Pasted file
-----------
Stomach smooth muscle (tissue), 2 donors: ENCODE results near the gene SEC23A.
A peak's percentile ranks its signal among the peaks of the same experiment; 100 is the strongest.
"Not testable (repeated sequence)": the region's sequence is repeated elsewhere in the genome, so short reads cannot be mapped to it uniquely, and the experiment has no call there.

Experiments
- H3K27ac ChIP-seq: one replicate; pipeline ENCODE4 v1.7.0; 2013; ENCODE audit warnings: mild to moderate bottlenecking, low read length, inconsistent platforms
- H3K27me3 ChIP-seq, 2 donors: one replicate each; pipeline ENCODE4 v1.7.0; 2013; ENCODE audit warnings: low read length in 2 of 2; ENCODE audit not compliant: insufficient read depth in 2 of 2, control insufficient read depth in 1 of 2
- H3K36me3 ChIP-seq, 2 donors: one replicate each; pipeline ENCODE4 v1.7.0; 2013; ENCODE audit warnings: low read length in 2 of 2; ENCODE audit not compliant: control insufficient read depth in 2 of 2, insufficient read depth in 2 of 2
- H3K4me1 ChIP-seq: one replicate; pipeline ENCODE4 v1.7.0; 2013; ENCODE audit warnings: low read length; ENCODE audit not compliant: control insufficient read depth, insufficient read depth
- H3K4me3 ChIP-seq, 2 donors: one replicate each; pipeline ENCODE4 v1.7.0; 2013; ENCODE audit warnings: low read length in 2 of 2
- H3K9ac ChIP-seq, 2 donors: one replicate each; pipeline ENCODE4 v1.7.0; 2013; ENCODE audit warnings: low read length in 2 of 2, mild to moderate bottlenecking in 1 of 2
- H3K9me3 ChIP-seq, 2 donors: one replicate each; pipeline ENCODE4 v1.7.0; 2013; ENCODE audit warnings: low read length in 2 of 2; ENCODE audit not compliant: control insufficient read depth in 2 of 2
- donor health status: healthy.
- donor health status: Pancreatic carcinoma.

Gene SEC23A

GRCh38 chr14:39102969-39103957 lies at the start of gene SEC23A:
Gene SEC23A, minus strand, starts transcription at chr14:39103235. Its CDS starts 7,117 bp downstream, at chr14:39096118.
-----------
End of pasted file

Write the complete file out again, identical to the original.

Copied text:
Stomach smooth muscle (tissue), 2 donors: ENCODE results near the gene SEC23A.
A peak's percentile ranks its signal among the peaks of the same experiment; 100 is the strongest.
"Not testable (repeated sequence)": the region's sequence is repeated elsewhere in the genome, so short reads cannot be mapped to it uniquely, and the experiment has no call there.

Experiments
- H3K27ac ChIP-seq: one replicate; pipeline ENCODE4 v1.7.0; 2013; ENCODE audit warnings: mild to moderate bottlenecking, low read length, inconsistent platforms
- H3K27me3 ChIP-seq, 2 donors: one replicate each; pipeline ENCODE4 v1.7.0; 2013; ENCODE audit warnings: low read length in 2 of 2; ENCODE audit not compliant: insufficient read depth in 2 of 2, control insufficient read depth in 1 of 2
- H3K36me3 ChIP-seq, 2 donors: one replicate each; pipeline ENCODE4 v1.7.0; 2013; ENCODE audit warnings: low read length in 2 of 2; ENCODE audit not compliant: control insufficient read depth in 2 of 2, insufficient read depth in 2 of 2
- H3K4me1 ChIP-seq: one replicate; pipeline ENCODE4 v1.7.0; 2013; ENCODE audit warnings: low read length; ENCODE audit not compliant: control insufficient read depth, insufficient read depth
- H3K4me3 ChIP-seq, 2 donors: one replicate each; pipeline ENCODE4 v1.7.0; 2013; ENCODE audit warnings: low read length in 2 of 2
- H3K9ac ChIP-seq, 2 donors: one replicate each; pipeline ENCODE4 v1.7.0; 2013; ENCODE audit warnings: low read length in 2 of 2, mild to moderate bottlenecking in 1 of 2
- H3K9me3 ChIP-seq, 2 donors: one replicate each; pipeline ENCODE4 v1.7.0; 2013; ENCODE audit warnings: low read length in 2 of 2; ENCODE audit not compliant: control insufficient read depth in 2 of 2
- donor health status: healthy.
- donor health status: Pancreatic carcinoma.

Gene SEC23A

GRCh38 chr14:39102969-39103957 lies at the start of gene SEC23A:
Gene SEC23A, minus strand, starts transcription at chr14:39103235. Its CDS starts 7,117 bp downstream, at chr14:39096118.